PLAY­ERS TOLD: NO GOLF, NO DRINK, NO MO­BILES!

The Football League Paper - - CHAMPIONSHIP -

THE code of con­duct which Queens Park Rangers play­ers are forced to ad­here to has been laid bare for the first time as life as a pro­fes­sional foot­baller is played out in hand­book form for all to see.

It cov­ers such things as when they are per­mit­ted to lis­ten to mu­sic, when they can and can­not wear base­ball caps, and the ins and outs of any al­co­hol con­sump­tion.

There are key points such as time-keep­ing, press and so­cial me­dia du­ties, gen­eral con­duct and the play­ers’ re­spon­si­bil­ity to en­sure their visa is in or­der.

The Lon­don Evening

Stan­dard were given ac­cess and in­ter­est­ing an­swers with a 27-page doc­u­ment and it’s a fas­ci­nat­ing in­sight, with for­eign sign­ings told in no un­cer­tain terms that “play­ers from non-English speak­ing coun­tries are re­quired to learn English”.

Les Fer­di­nand, QPR's di­rec­tor of foot­ball, said: “Foot­ball clubs are con­stantly un­der scru­tiny and it is im­por­tant to have codes of con­duct in place to en­sure play­ers are aware of their re­spon­si­bil­i­ties as rep­re­sen­ta­tives of the clubs and their com­mu­ni­ties.”

The squad are un­der in­struc­tion to, un­der no cir­cum­stances, play golf within two days of a match and they must be at the club’s Har­ling­ton train­ing base an hour be­fore they are due to start the day.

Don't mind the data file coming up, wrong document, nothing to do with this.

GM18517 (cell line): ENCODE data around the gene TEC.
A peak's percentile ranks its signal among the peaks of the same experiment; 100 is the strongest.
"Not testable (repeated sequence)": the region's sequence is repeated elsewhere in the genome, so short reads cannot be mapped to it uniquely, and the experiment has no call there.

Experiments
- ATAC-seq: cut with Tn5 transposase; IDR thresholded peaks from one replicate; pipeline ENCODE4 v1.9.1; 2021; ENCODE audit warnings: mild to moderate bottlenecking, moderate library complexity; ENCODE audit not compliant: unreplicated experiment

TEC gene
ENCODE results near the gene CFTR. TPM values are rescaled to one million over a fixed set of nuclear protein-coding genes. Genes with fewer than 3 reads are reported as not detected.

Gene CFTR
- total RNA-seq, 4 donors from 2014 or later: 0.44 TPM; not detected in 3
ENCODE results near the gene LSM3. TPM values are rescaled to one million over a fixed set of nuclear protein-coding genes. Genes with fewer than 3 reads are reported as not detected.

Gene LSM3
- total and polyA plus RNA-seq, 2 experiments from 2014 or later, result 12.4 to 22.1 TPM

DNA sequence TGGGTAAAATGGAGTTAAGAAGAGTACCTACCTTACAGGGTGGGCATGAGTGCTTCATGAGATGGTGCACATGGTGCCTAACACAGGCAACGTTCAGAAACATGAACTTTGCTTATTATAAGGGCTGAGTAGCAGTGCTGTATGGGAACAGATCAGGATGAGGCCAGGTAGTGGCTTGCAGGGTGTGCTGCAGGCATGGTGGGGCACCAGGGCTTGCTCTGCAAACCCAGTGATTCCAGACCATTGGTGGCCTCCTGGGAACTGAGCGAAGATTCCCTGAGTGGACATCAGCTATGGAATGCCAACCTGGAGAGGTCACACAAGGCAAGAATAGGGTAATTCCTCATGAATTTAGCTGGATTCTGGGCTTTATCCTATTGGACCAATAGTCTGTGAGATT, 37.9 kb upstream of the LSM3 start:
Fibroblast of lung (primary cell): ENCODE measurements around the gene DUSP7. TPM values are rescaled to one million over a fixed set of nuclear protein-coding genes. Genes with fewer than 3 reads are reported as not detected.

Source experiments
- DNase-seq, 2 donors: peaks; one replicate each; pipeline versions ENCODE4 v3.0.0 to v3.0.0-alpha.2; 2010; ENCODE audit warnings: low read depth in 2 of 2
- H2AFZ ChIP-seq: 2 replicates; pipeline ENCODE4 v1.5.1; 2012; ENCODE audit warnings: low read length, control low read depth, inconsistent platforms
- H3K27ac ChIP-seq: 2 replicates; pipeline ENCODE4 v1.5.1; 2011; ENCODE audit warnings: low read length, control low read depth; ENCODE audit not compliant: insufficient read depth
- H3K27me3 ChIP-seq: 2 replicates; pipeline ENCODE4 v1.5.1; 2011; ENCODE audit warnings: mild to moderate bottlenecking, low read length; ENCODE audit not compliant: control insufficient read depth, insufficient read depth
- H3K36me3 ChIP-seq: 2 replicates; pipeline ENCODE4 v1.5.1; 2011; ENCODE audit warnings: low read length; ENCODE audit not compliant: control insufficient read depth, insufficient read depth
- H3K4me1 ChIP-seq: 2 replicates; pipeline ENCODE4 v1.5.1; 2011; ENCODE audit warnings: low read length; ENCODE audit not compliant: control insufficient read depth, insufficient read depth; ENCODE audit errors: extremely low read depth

In­ter­est­ingly, should a player dive and be cau­tioned for sim­u­la­tion, a fine of up to 15 per cent of the player’s wages could be im­posed. They could be hit with a ten per cent cut for dis­sent.

Any player out for a time with in­jury could be tempted to take it easy, but hav­ing a drink is strictly pro­hib­ited. They say al­co­hol has an ad­verse ef­fect on re­cov­ery and it’s a big no-no.

For those at full fit­ness, even a big win on a Satur­day can’t be prop­erly toasted. Booze is “prefer­ably avoided en­tirely” – so west Lon­don hotspots may be lack­ing in the in­come of a foot­ball play­ers’ pound.

Mo­bile phones are al­ways a bug­bear of man­agers and coaches, and phones and any other elec­tronic de­vice, like iPods, are not al­lowed in the dress­ing room on match days. At the train­ing ground, how­ever, you are al­lowed to use them be­fore you prac­tice and in the car park – but keep them out of sight in the can­teen and dur­ing team meet­ings.

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